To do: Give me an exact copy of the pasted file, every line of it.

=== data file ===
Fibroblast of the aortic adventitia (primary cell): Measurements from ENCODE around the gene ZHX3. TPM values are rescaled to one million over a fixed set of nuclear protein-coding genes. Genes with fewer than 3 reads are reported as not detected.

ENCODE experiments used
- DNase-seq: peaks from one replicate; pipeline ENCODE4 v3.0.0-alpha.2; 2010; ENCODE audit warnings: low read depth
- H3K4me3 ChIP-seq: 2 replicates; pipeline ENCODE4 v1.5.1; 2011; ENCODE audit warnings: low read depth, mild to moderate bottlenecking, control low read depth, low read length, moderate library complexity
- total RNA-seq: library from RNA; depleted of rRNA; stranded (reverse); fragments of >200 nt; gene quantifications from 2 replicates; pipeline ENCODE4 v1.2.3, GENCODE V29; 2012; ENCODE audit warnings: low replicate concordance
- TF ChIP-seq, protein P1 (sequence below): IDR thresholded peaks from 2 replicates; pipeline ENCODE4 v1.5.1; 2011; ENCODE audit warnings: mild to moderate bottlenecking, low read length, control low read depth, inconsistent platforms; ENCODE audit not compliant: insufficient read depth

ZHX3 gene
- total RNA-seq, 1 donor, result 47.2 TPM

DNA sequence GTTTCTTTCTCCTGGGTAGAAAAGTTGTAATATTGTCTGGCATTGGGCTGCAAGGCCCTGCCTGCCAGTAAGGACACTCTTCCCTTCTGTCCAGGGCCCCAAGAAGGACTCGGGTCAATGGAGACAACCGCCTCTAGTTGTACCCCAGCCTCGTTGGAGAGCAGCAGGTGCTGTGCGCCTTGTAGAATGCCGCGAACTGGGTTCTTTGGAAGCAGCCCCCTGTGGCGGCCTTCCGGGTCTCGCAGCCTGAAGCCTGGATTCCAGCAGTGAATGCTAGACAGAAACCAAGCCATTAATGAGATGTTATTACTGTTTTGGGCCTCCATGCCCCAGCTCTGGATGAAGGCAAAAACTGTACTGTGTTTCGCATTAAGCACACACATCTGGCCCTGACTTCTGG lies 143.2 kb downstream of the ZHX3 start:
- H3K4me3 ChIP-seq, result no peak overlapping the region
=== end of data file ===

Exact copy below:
Fibroblast of the aortic adventitia (primary cell): Measurements from ENCODE around the gene ZHX3. TPM values are rescaled to one million over a fixed set of nuclear protein-coding genes. Genes with fewer than 3 reads are reported as not detected.

ENCODE experiments used
- DNase-seq: peaks from one replicate; pipeline ENCODE4 v3.0.0-alpha.2; 2010; ENCODE audit warnings: low read depth
- H3K4me3 ChIP-seq: 2 replicates; pipeline ENCODE4 v1.5.1; 2011; ENCODE audit warnings: low read depth, mild to moderate bottlenecking, control low read depth, low read length, moderate library complexity
- total RNA-seq: library from RNA; depleted of rRNA; stranded (reverse); fragments of >200 nt; gene quantifications from 2 replicates; pipeline ENCODE4 v1.2.3, GENCODE V29; 2012; ENCODE audit warnings: low replicate concordance
- TF ChIP-seq, protein P1 (sequence below): IDR thresholded peaks from 2 replicates; pipeline ENCODE4 v1.5.1; 2011; ENCODE audit warnings: mild to moderate bottlenecking, low read length, control low read depth, inconsistent platforms; ENCODE audit not compliant: insufficient read depth

ZHX3 gene
- total RNA-seq, 1 donor, result 47.2 TPM

DNA sequence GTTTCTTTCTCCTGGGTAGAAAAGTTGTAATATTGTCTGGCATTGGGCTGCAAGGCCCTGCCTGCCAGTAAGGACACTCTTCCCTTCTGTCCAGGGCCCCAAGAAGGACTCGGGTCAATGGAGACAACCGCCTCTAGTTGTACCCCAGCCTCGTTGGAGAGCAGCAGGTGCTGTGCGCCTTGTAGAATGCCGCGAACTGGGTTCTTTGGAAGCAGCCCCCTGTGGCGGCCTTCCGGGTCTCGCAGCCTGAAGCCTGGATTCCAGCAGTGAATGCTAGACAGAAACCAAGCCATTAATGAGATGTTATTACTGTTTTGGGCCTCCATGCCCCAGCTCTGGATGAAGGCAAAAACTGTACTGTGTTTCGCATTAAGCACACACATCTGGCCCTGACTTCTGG lies 143.2 kb downstream of the ZHX3 start:
- H3K4me3 ChIP-seq, result no peak overlapping the region